Newspaper Page Text
in Condensed form.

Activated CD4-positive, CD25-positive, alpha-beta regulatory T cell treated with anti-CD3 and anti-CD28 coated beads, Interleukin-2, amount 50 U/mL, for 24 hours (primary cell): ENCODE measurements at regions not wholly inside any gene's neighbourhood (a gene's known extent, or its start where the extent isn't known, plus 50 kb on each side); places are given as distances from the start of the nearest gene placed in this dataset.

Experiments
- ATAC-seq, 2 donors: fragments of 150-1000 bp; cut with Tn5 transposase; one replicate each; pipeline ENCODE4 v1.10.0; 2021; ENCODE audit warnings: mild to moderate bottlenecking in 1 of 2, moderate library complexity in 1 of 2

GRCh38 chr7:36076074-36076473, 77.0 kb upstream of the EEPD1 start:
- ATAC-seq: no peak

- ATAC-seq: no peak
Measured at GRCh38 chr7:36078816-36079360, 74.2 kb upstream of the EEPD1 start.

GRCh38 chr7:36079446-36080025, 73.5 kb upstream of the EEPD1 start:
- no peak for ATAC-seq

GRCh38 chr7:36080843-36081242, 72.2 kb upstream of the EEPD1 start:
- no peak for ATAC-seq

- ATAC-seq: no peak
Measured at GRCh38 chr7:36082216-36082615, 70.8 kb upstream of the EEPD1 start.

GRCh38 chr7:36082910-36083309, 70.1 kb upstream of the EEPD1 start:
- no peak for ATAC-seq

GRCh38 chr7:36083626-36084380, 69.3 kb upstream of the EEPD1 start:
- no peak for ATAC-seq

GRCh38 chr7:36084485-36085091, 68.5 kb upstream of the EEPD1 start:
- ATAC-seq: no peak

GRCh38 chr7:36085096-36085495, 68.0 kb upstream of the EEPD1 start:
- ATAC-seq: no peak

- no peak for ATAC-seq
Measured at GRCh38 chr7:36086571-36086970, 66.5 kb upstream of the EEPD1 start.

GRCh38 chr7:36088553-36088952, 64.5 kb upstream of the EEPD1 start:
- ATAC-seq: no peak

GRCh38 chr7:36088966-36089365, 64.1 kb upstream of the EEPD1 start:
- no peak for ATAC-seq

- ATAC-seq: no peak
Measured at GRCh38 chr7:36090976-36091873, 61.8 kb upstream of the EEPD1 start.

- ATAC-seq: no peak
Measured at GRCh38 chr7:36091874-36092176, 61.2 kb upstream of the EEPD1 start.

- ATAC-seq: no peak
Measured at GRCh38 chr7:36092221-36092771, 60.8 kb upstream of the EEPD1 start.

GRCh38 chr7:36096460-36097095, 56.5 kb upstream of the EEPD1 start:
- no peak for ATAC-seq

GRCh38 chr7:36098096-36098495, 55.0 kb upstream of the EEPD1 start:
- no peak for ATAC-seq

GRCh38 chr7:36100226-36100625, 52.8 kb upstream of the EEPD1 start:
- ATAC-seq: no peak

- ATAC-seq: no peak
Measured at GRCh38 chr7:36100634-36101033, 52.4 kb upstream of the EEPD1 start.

Two Electric Power fPlants. Hickory, Special. It , is much . in pviJence that Hickory, is to have in the near future two electric power plants, one having just been charter ed uuedr the name of Horseford Pow er Co., with capital stock of $125, 000 wihch i to uevtJop electric power nt tin; (Well Shoals cl the Catawba tivcr two"" and one half miles north 0f the city, tke property being that sold by order of court Saturday, Sep tember 7th, which was bought by a local company with a view' to having it developed as soon "as. possible. This property is considered among the fin est unoccupied in the State. The Sherrill Shoals one and. a. half miles east of the Horseford" property - on the same stream is to be developed by the Water-Power Electric Corn contracts for the development of pany for which the majority n the same have been already let. Col. M. E. Thorton the company's most act ive member left a few days ago for flew York where he will join. some of his business associates, who are in terested in the development of the project. The, development vof these shoals means much, to the city and the surrounding country. Power can be furnished at much less, cost to our manufacturers. The Work is Accepted. .. .. Grensboro, Special. Thursday night the executive committe of the board of directors of the State Nor mal and Industrial College were in session here for the purpose of accepting-the work done during, the summer, by John T. Hunt & Co., who have been engaged in building an an nex to the Spencer building and com pleting the work on the Students building. The company completed the work according to the specifica tions in the contract September 1st, and the committee accepted-the work finding it measuring up in very res pect to the requirements laid down in the contract. Store Burned to Ground. Hope Mills, Special. A few minutes after 9 o'clock Thursday night fire was discovered in the store of L, C. JIcDufSe and before any . assistance" could be got the flames had gained fcuei; necdway that it was impossible to extinguish them, although the store might have been partly saved had the Ko. 4 mill had steam so as to force ttte crater. Mr. McDuflBe had just begun some extensive - repairs, such as painting and' remodeling; and he had also quite a lot of new- fall goods which had just arrived. He had some insurance though not Z, sufficient to cover the loss. No cause of the fire is known. -' ' 'r - :- Hanged Himself in Barn.viit f. High Point, . "Special. rSome. time Wednesday night at' Abbott's Creek, nine miles from this place, Rand Bodenhamer, a white man35 years of age, got out of bed, went to barrr on the lot and hanged himself . from one; of the joists. He.retired as usual and was not missed' until this mori ing, when his son found him" cold in death. The reason given for his rash act is that he was involved in a law suit about a horse. He leaves a wife and five children. ' V ' ' - Greenville Has Enormous Tobacco Sales. , v . , - - : Greenville, - K. C, JSpecial.- The Greenville tobacco market had a re-ord-b leaking sale -Wednesday.' The banks here paid out nearly $35,000 for the days sales. Farmers are de lighted at the good prices their to bacco is brinsinff. ' ' BichariesVlSOlMen. t Spencer, Special. The Southern Railway Company discharged 150 of its employes at Spencer pursuant to a general cut which it' is learned cov ers the entire Southern ' system. It is understood that the reduction of the force is made necessary by ad verse legislation and in order to meet expenses., The curtailment applies to all departments. Bridge Tumbles In. Troy, Special A few days ago the approach on the east end of Bur ton 's bridge across Little Pee Dee river, about five miles south of Troy' fell in while .Dan Allen was. .crossing m a two-horse wagon, loaded with lhmber. The driver and team: fell a distance of fifteen feet. Mr. Alltn received serious internal injury and probably will die. ,The mule. were not seriously hurt.,. The bridge had been recently repaired and wa.-? thought to be in a safe condition. A rotten piece ' of timber - " that was thought by the wOrknxen to-be sound teils the story. , , r ... ; Mutual Insurance Company - Salisbury, Special. The People's iutual Life Insurance. Association has received a charter from the Sec retary of State nd has begun busi ness. It is backed by the best busi es men of Salisbury, 'its board of greetors is composed of Thomas H. Vanderford, Sr., H. C Trott,' M. Jackson, J. M., Maupin, W.,C. Waupin, G. C. SteWart, D. R. Julian . B. McCondless, O. W. Spencer and L. Adcock of Syracuse, N..Y. 4 Last Examination.-,; .- Raleigh, Special. Directions U ap plicants for high school teachers' cer tificates were mailed from the State, Department of Education to all "those applying for certificates and to coun ty superintendents. Another .exam ination will be held at the county seat off every county October 11th anF 12th. This will be the last one of . the, year for high school, teachers. These certificates are valid for threo years and subject to renewal without examination, by the State Board of Examiners, upon terms prescribed by the board. . . All applications for this examina tion must be filed, with the State Su perirftendent of Public Instruction on or before September 30, 1907. Questions for the examination aro being prepared by the State Board of Examiners and will be in the hands of the county superintendents in am ple time for the date fixed. , The examination will cover the usual high school subjects including history,' State, national and general; English, German, composition andlit; erature; -advanced " mathematics, algebra . and geometry ; civil govern-; ment theory and practice of teaching. t (In addition to the subjects , men tioned'' above, examinations will be given in physics, agriculture, Latin, Greek, French and German. To teach any of these subjects the teacher must hold-a certificate covering the same and no applicant may become principal jat a public .high : school' whose certificate does not cover one of the following :Latin, Greek, French or German. ; Itpps of State News. ' State Superintendent Joyner says that the last examination for high school teachers will be held in every county in the State, October 11th and 12thf at the respective courthouses. He says that a great many are need ed and that in fact not over half these schools have as jret secured princi pals. The pay f teachers is not less than $40 a month and in soma cases exceeds $100. Some of the principals get $1,000 for eight months school term. Those who pass examinations can serve in any pub lic school. At the first examination which was held in July, there were a good many applicants but not so many as were expected and some fail- I ed to meet the requirements. The de mand for teachers of .all. kinds was never so ".marked in the State as at present and the better salaries which are paid are proving a very decided ; attraction in some sections. I The Tennessee Coal , Fields and South Atlantic " Trans-continental Railway Company has changed it3 name to f the South Atlantic Trans Continental Railway. This is the line which is applying for fifty convicts under a new State law, and which desires to speedily build " about fif teen miles of road near W: aynesvillo in order to 5 reach some very exten sive forests. - A special worker is engaged in the office of the Secretary of State copyj ing, reports regarding Onslow "county to replace those destroyed by fire. Desparate Negro Captured. Fayetteville, Spccitl. Archie Mc Lauelihn a desperate negro convicc of Cumberland county,' has been ar rested at Eirgstree, S. C, anl Slic: iff Watson tent down after -aim In it j week. MeL:u chlin was one oc i'o.ir convicts who escaped from the chain ; gang camp a year or two ago, pre- cured arms in some way, fled to a ' swamp and had a pitched battle with a posse who surrounded them during which McLauehlin and one of xthe posse John Autry were wounded. i Stato News Items. - Early Uext year Raleigh will be in the way of getting a great amount of electric power from Buckhorn Falls. Another charter is to the Edsre- mere Manuf acturning Company oi uoncora, wmcn win mate yarns, quilts and other cloths ; the capital stock being $25,000 and W. M. Green wood, New,. York City, being the prin cipal . stockholder. Increase of $6,000,000. Charlotte, Special. Magistrate J. W. Cobb who has been at work" on the city tax books for the-, past few weeks and who has just about com pleted ' his task, was asked by a re porter to give an estimate as to the value of the taxable property in the city of Charlotte. , His reply was "About $17,000,000, an increase of about $0,000,000 over last year. This means, "he . continued" "that if all the taxes are collected, the city tax collector wUl handle - about $170,000. More Southern Employes Discharged Raleigh, Special. A telegram from Atlanta, Columbia Richmond and some other points states that follow ing the reduction in the force employ ed at the shops of the Southern Rail way at Spencer a-large number of at Atlanta, 106 aWRichmond and so discharges were made elsewhere 150 on. ' Vice president Ackcrt says it has nothing to do with the . railway rate legislation. -f" ' - DEATH Fill DB1E Railroad Man's Perfidy is; Dis ; closed By Accident , AE INNOCENT WOMAN DECEIVED Close" pn the Death of Capt. J. W. . Jcyner, of Mooresville, Comes ay Terrible Tale of His Marital Utlar tions Though Havinga Wife, He Was Engaged, It is Said, to a Young Lady Living Near Char lotte, and. -Was to Elope to the West ' With Her. Winston-Salem, Special. Conduc tor J. W. Joyner, of local freight No. 160, was instantly killed in an acci dent on the r yards at Mooresville Wednesday afternoon at 4 o'clock. The crew of the train was engaged doing some shifting at the time of tha accident and Captain Joyner -was clinging to the side of a car whn he was struck by a telegraph pole. He was knocked loose and 'fell- under his train and his life was crushed out. The body ' was shipped to Charlotte where it will bo prepared for burial by J. M; Harry & Co. The wife of the deceased left here for Charlott? aepmpanied by Captain Smith. . Many persons who were intimately acquainted with Mr. and MrsI J. W. Joyner and were cognizant' of the re cent troubles' that -have arisen be tween them express the belief that the sudden death of Mr. Joyner wa a kind act of Providence., They go even farther than that and say it is, really a blessing in disguise to the widow. It has been known for two weeks to intimate friends of th couplo that their married life was not as happy as it appeared upon the surface. About two days ago Mrs. Joyner was to meet her husband at Moores ville andv spend the night with him there. She was to leave Winston Salem on the train leaving here 2:15 o'clock, but instead left on the 5 o 'clpck train. When ; she arrived at MooresviHe she found that her'hui bawid was not there, having gone down to Charlotte on the first train after finding out that his wife was not on the train. He thought that , she had decided not to come. Whilo .in Mooresville, so it is stated, Mrs. Joy ner learned that Mr. Joyner had been going to see a young lady, in Char lotte quite frequently; in fact, spend ing almost every other night in Char lotte. She learned the name of the young lady and left on the next train for Chorlotte to investigate. She learned from the lips of the young lady that she was engaged to be marrined to Mr. Joyner on the 10th of September, having promise! to forsake father, mother and home for him. The father and brother cf the wronged young woman were high ly indignant and it was all that they could do to refrain from dealing with the man who had only a few days before had been the idol of their daughter and sister. They took the most sensible course, 'however, and forbade Mr. Joyner 's ever making another shadow in their doorway and wrote him several sharp lettprs. . Told of Courtship. -The young lady, whose .name is Miss Bright McCord, daughter of Mr. P. M. McCord, who lives just outside of Charlotte on, the Mooresville divis ion of the Southern, told Mrs. Joy ner all about her courtship t and inA tended marriage to Mr. Joyner, so it is stated. She said that she and Mr. Joyner were to be married on: the 10th of September and go West. Mr. Joyner was to quit the Southern and take a similar position with a West ern railroad. The , parents of the young lady had given , their consent to the marriage, it is said, but at is not known whether Mr. Joyner r in tended" to carry out the obligations or was just trying the affections of the young, lady. He had stated to a numr ber of friends here that he" expected to railroad in the West after Septem ber. ' - Lenoir Votes For Bonds. . Lenoir, Special. Lenoir crowned herself with the highest honor yet , be stowed by voting, bonds for water works, sewerage, and street improve ments, voting $80,000 'for water and sewerage and $20,000 for street im; provements On account of. this be ing an off day for 4 election quite a number of people were disqualified from voting on acount of -not paying taxes pervious to May 1st, Only 210 registered. The vote stood 149 for street improvement, 144 for water and sewerage, and 14 against water and street ' ' .".'. .' . " . '. Negro Woman '. Shot -to -Death. Wadesboro, Special.--Rbse Ham monds, a colored woman of bad reputation, was killed" at Blewett Falls Saturday night by unknown parties. She was shot . at three times and ; hit in the stomach by one Jall, apparently a 44-calibreI No arrest has been made and her death is gen erally considered a good thing for the camp. . , ' .' " n it ii- nrr si u w it in-jt.uj if 'if ii j m it g fi r i ii . ii Wholesale IViccs Quoted in New York The ,Milk Rxcbapse price' for Undard qtiality ia 34c per juart. - "'-,. ' . "" BDTTRR.. .. ' : ' - ' Creamery Western, extra. $ 27 (3$ 23 Firsts V. -w..-. 23 27 State dairy, finest o 2G V. 26i Good to prime. .. . ...... 24 (3 25 Factory, tbirdata firsts.. . : 1S - 22 , " c'-'- l-' -: : : BEANS. . ' r- ,;. . " MdrroTr, choice..;. ....... 2 25 2 30 " Medium, choice......:... ! 87 1 90 Ri kidney, choice.... 2 20- (2) 2 25 Pea.; .... 1 95 1 97 Yellow eye.V.. 1 65 1 70 ' AVhite kidney t . . 2 ft h 2 Tti Black turtle son p.... .... 1 65 (3 1 70 . -Lima, Cal ....... ..'3 55. 3 60 CHEESE., State, full cream.......... 13 13 Small ...i.. ...... .'. , 13 . 14 . Part , ekiins, common.. 4 0 , Full skims....- .......... 1 3 ' ' , EGOS. ' Jersey Fancy ;. i '. . . ... 28 (3 ,- SO -State Good to choice..... 24 (5 0 -Weetern Firata ..... "21 ; : 21 rMOlTS L BERRIES FRERII. Blackberries, per"qt..r.i.'.I 3 .12 Hackleberries, :per qt.. . k. ' ' 0 (Si 12 : Peaches, per carrier .' 1 fiO 0. 3 00 Muskmelons, per box...... 25 (5) 75- Watermelons, per 100. ..... 4 00 . (!12 00 . Pears, Keifer, per bbl. ...,.'2 50(5400 ' Bailett per basket. ,; i 1 50 8. 2 00 Apples, per bhl.... -1 25 0. 5 00 " Plums, per 8-Ib. basket 10 3. .20 Grapes, Niagara, per case.. ' 0 1 00 , Delaware, per case...... 1 00 '0 1 50, Qnberies, C. Cod, per bbl C 00 7 00 , 1.1 VE POULTRY'. Fowls, per b. : 1. 1 . ....... ; 0 14 Chickens, spring, per lb.... 0 16 Roosters, per lb . vk 9 Turkeyu, er lb.;......... ' 0 13 Ducks, per lb.... 11 'J5 (ieese, . per lb . . ; . i i - ' 10 0 12 ligeons, per pair... 20 IDRSSEP JPOOLTRr. Turkeys, x?er. lb 10 0 16 Chickene Fhila., per lb. ... 20 ' 21 Fowl3, per lb, . .v.. ....... ' 12 0 14 Ducks, spring; per lb. .... . 15 0 " ' 16 Geese, .spring, per lb....... 17" 0 21 Squabs, -per dozen......... 1 25 & 3 75 . '' 1 '" ' , nors. . .... State, 1906, choice. 12 0 13 Medium, 1905...-. 3 0 5 Pacific Coast, ,1906,-choiQC. 0 8 Medium, 1905 : . . . . 3 4 , VESETABLES. Potatoes, L. I., per bbl.i.' 2 00 0 2 25 Jersey,' per bbl.... 1 75 0 2 12 Sweets per basket. 50 1 25 Tomatoes, per box 25 75 Egg plant, per bbl.. ...... 75 1 25 . Squash, per bbl,.- - 75 1 25 Peaa, per, basket.... ....... 50 2 00 Peppers, per bbl 75 0 1 60 Lettuce, per bbl.. f..... .. 35 75 Cabbages, per 100 ..i 350 0 0 00 ' String beans, per basket... 75 0 1 12 .. Onions, Conn., white, per bbl 2 00 0 2 50 YeIow, per bbl 2 00 2 50 Orange Co., red, per bag. 1 00 " 1 50 Carrots, per bbl.. 1 50 0 2 00 Beets, per 100 bunches..... 1 00 0 1 50 Turnips, per bbl 1 00 1 25 . Okra, per box ...... v. 1 .00 0 1 50 . Lima beans, per.bag. ...... 1 00 0 1 25 Cucumber pickles, per bbl, 1 00 0 2 00 Cucumbers, per bbl. . 1 00 2 25. Cauliflower; per bbl ........ 1 50 0 4 00 Celery; ; per doz. ......... 10 60 . Corn, per 100......: 75 0 2 25 s Watercress, per 100 bunches , 75 0 1 50 Radishes, per 100 bunches. -75 0 1 00 Rhubarb, per 100 bunches. 1 50 0 2 00 Spinach, per bbl...... 50 ,0 1 00 Brusisela sprouts, per qt.i.'. 8 . 14 ' GRAI5. ETC. Flour Winter patents... 4 25 0 4 75 - Spring patents. . ...... . 5 10 0 6 20 Wheat, No. 1 N. Duluth... - 0 1 16 No. 2 red.... 1 03(g 1 04 Corn, No. 2 white 0 69 No. 2 yellow ,....,. .. 0 69 Oats, mixed 0 .3 " Clipped white. , 60 62 Lard, city. '-- 8 - tivn STOCK. Beeve3, city dressed.. t 8 0 10;j Calves, city dressed 8 13 Country dressed . .. 7 10 Sheep, per 100 lb 3 50 0 5 00 Lambs, per 100 lb ...... 6 00 0 8 00 Hogs, live, per 100 lb...... 6 30 7 20 GOVERN3IENT CROP REPORT Indicates 2,540,704,000 Bushels as Yield in Corn, 222,204,000 Wheat. New York City. Statistician Hein ger, of the Produce Exchange, figured that the Government report on corn indicated a yield of . 2,540,764,000 bushels, compared with, the August estimate of 2,648,670,000 bushels and last year's final yield of 2,927, 416,000 bushels, which stands as the record. . ; - He estimated , the spring wheat yield at, 222,264,000 : bushels, con trasted with 22S, 850,000 bushels last month and . 242,372,000 final last year, : suggesting a total wheat crop this year of 631,764,000 bushels, against 735,2 60,000 bushels .last year. The record wheat crop was 748,460,t)60 bushels in 1901. An eats crop of . 787,275,000 bushels was indicated by the Government figures, against". 910,487,000 last month and 964,904,000 actually produced last year. PREMIUM FOR NEW YORK BONDS Nearly 1000 Tenders of $200,000,000 . Made For $40,000,000 Issue. New York City. With the offering over-oubscrlbed several times the sale of $40,000,000 New York City, four and a half per . cent. .. fifty-year bonds and ' corporate stock held in the office of Controller Metz, proved an unprecedented success. Almost 1000 bids were submitted, the actual number of individual bids received and opened being 9j60, or three times the largest number ever before pre sented at a city bond offering.- More than . 200 bids arrived too late to toe received. The bids ranged from par to, 110. premium and . aggregated more than $200,6-00,000. Farmers Holding Wheat. 1 - Modern. Miller saysr "Little wheat Is being offered by winter wheat farm ers, who are busy preparing the soil for fall planting, or are holding 'for .higher prices. . . South of . the Ohio River the crop is closely marketea, as it is further along in sections where croiwas light." .. -.'. . , Bean Prices Higher. " -. The bean market has improved and some leading. grades sell five to ten cents higher. ' r irur - f w fui njj nit ir:i u -w 10,000 GRAY HAIRED VETER1S lli-Hi Forty-first Parads of the 6. A. R. in Saratoga a Stirring Sight - AGED SOLDIERS MARCH I H RAiH TraTersed a Mile Through Village Streets, While Thousands, With Uncovered Heads, Watched the Faltering lines and Old Banners. Saratoga, IT. Y. The Grand Army of the Republic held its parade its forty-first. . Ten thousand limping, gray haired " veterans, the remnant of the army, whose scores of thousands passed in lieview at the national capi tal when the war was. over, braved a driving storm to march once more beneath their battle flags. As un mindful of the storm as in the days of " "61," when youth and vigor and love of the flag knew no physical .bounds, these dwindling .thousands passed once more in review. While scores dropped out when the rain began to fall the ranks their line and braved' the driving storm as if again going to "their places in the front of Jbattle. The rain poured with steadily increasing force as they marched, but through the drenching torrents . they kept on. Few there wera who even held umbrellas. -For an hour and more the old soldiers plodded on between lines of cheering people as plucky as themselves, keep ing step to the music. Governor Charles, E. Hughes, -his military staff, the national officers of the Grand Army and distinguished visitors stood on the reviewing stand, poorly, shielded from the driving storm. . . When the last rank" had passed in review the rain ceased, the skies cleared and, the sun broke out. The dripping but undaunted old soldiers found their ways to lodging places, satisfied that-such t a trifle as a driv ing rainstorm had ' no more arrested their onward march than it had in the days of war. The parading distance was reduced to one . mile, the shortest ever fixed for"-the national encampment. For the first time the parade was limited to members of the Grand Army in stead of being open to all survivors of the war. The village was ablaze with the national colors, covering the fronts of buildings, festooned at every con venient point, ttrung in rows at short intervals across the streets and com pletely covering the interior of the great convention hall where the ses sions of the encampment . were held. One of the features of the parade was the presence of a big flag which cov ered the body of "General Grant on its way from .Moilnt McGregor to the tomb. ( In custody of the " Gren adier Guard, commanded by Colonel A. S. Fowler, of Little Rock, Ark., of which every man was over six feet tall, and each represented one of the forty-five departments of the Q. A. R., thi3 old flag brought up the rear. ' MAY GET JAMESTOWN SITE. Believed That Exposition Co. Will Fail to Repay Government Loan. . . Norfolk, Va. No statement was forthcoming regarding the failure of the Jamestown Exposition Company to remit to the Government an ac count of its $1,000,000 loan. It is a foregone conclusion in the minds of many that the exposition will never be able'to repay this loan and that the Government will get the site of . the exposition for a naval training station. The exposition is now going along with a good attendance, but the re ceipts are, not up to what had. been expected. The explosion is having trouble collecting concession money. BOY TO PRISON FOR LIFE. Lad Found Guilty of the Murder of His Friend at Bowdoinham; Me. Bath, Me. Sidney K. Preble, fif teen years old, of Bowdoinham, was found guilty of the murder of his friend, Norris W. Heath, at Bowdoin ham, on May 11, by a jury in the Su preme Judicial Court. Under the Maine laws the penalty is life im prisonment, for which he was sen tenced. Preble and Heath quarrelled over a dog, and several days later Preble encountered Heath on a country road and shot him In the back, death oc curring instantaneously. ' . CRUSHED TO DEATH BY CAR. Photographer Killed and Five Per- sons Injured Near'AHentown, Pa. Allentown, Pa. At Nazareth, near here, a car of the Lehigh Valley Tran sit Company, which was descending a steep grade, got beyond the control of themotorman, and jumping the tracks at a sharp curve, turned tur tle, crushing. John JJ. Owens, a Beth lehem photographer, . to death, and seriously injuring five persons. Woman's Speculation Alleged Reason. : It became known that E. B. Hav ens & Co., New York City, the failed Wall street firm,, sunk $657,443 in speculation, more. than half of which was incurred in the name of their bookkeeper's wife, Mrs. Fish, , who says she never speculated. v Cavalry For the Philippines. The United States army transport Thomas sailed from San Francisco for Honolulu, Guam and Manila.wlth nine troops of the Sixth Cavalry and a, detachment of field artillery for the Philippines. - ' Smallpox. Epidemic Keeps Up, There are no signs of abatement In the smallpox epidemic at Vienna, Austria During the last few days 166,000'persons have been vaccinat ed.. Public meetings and processions have been -orbidden. , W - COURT VOIDS TViO-GEflT FARE Pennsylvania's New Statute ' 1$ Hel;jl to Be Unconstitutional. Unreasonable and Confiscatory, Phil ndelphia Common Pleas Holds ia . Restraining Collection of Fine. Philadelphia, Pa. On the ground . that 'it is unconstitutional, In that it vlnlfl fpa - O n orfohi rr rn fro f Kfnroan me Pennsylvania Kaiiro&a ana tne r State, Common Pleas Court No. 4 de clared the two cents a mile rate law invalid and ineffective. Judges. Willson and Audenried, who handed down the opinion in the? case, described ' the act '- of April 5, 1907,Vwhich provided for the max mum rate of two cents a mile on all sonable, and, confiscatory." , " The new law, which was hailed with approval by the people of the ,v State, is declared to be in violation of the constitution of the State, be cause it "does Injustice to the corpor ators of the Pennsylvania Railroad uompany oy estaDiisning so low a ing of passengers as to render that branch of the plaintiff's business un remunerative, providing no compen- . sation.! for the loss thereby , occa sioned?' V In the charter of the railroad au- thority was given to tbe. incorpora tors to fix such rates as the president' and directors might deem reasonable, and it is about this implied contract that the entire case befoVo Judges Willson and Audenried hinged. In a word, they decided that the. Legis lature has no right to abrogate the contract. . .. ; ! ; ' : City Solicitor Gendell, who argued before the court that the railroad by ' increases of its capitalization had for- -felted 'its right to make any claims under: its charter, announced as soon as the decision was made known that he would first file exceptions and then take an appeal to the Supreme Court. If the State Supremo Court sus tains the lower court the city will have no further appeal. If, on the other hand,5 the Supreme. Court should declare the law constitutional ' the railroad has the privilege of car rying 'the case to the United States Supreme Court. . ... . ' - i Attorney-General Will Appeal. Harf isburg, Pa. Attorney-General Todd will at once take steps for an appeal to the State Supreme Court from the decision of the Philadelphia court that the two cent railroad fara law is unconstitutional. The decis ion came as a surprise to State offi cers here, who had considered the act carefully drawn to meet the consti tutional requirements. HUGHES WELCOMES VETERANS. Saratoga Mecca For 50,000 nt Forty first Encampment. Saratoga, N. Y. About 50,000 vet erans of the G. .A R. attended the forty-first national encampment at Saratoga. Convention Hall, gay with red, white and blue, was crowded with an audience of 6000 when Gov ernor Charles E. Hughes welcomed the veterans on behalf of New York State. Other speakers included Robert Bruce Brown, of Zanesville,. Ohio, .commander-in-chief of the G. A. R.;i Harlan J. Swift, of Rochester, depart ment commander of New York State; Senator Macomber, of South Dakota, and the Right Reverend John Ire land, of South Dakota. On behalf of the Woman's Relief Corps, Mn. Car rie R. Sparklin, of St: LouisMo., na tional president of the corps, pre sented to. the G. A. R. the silver jubi lee offering, which tho corps has beea raising the last year. JAPANESE PUBLIC INFLAMED. Outbreak in Canada Against Orientals Causes Is tense Excitement in Tokic. Tokio, Japan. The Vancouver (British Columbia) riot has caused the greatest excitement at the Jap anese capital. Full details have -beea cabled to the Tokio papers and these are accepted -as indicating that the affair was worse than the disturbance, in San Francisco. . The fact that Baron Ishilr Director of the Bureau of Commerce in the Foreign Office, had a narrow escape from a mob fired with antl-JapaneseV resentment -is much commented upon as indicating the Intensity of the bitterness in Can ada, which Is regarded as exceeding anything manifested in the United States. . " MASSACRE AT KISniNEFF. . Eighty Jews Killed in Organized At tack on Quarter. , Braila, . Rumania. News haa reached here , of another serious and atrocious anti-Jewish outbreak at Klshineff, Russia. It is estimated that eighty Jews lost their lives in encounters with, the populace. The. Jewish quarter of Klshineff was at tacked by organized bands of roughs, who " looted houses and shops and ruthlessly killed or wounded all those who attempted to defend their prop erty. The Jews are fleeing from the city. Many of them who made their way to the banks of the Pruth, In the hope of finding protection in Ruma nia, were driven back by the frontier guard, . "SA.YY MAN'S WIFE t SLAIN. Mrs. Mary Xawless Rorschach Shot -. With Her Own Revolver. : Rorschach, wife of Lieutenant Frank. Rorschach, U. S. N., and sister of Joseph T, Lawless, formerly secre tary of t&9 Commonwealth of Vir ginia was aurdered In her home ia Portsmouth by an unknown burglar.. She vas shot through the heart with her owe pistol taken from her hand toy the burglar after she had fired twice upon him through an open door'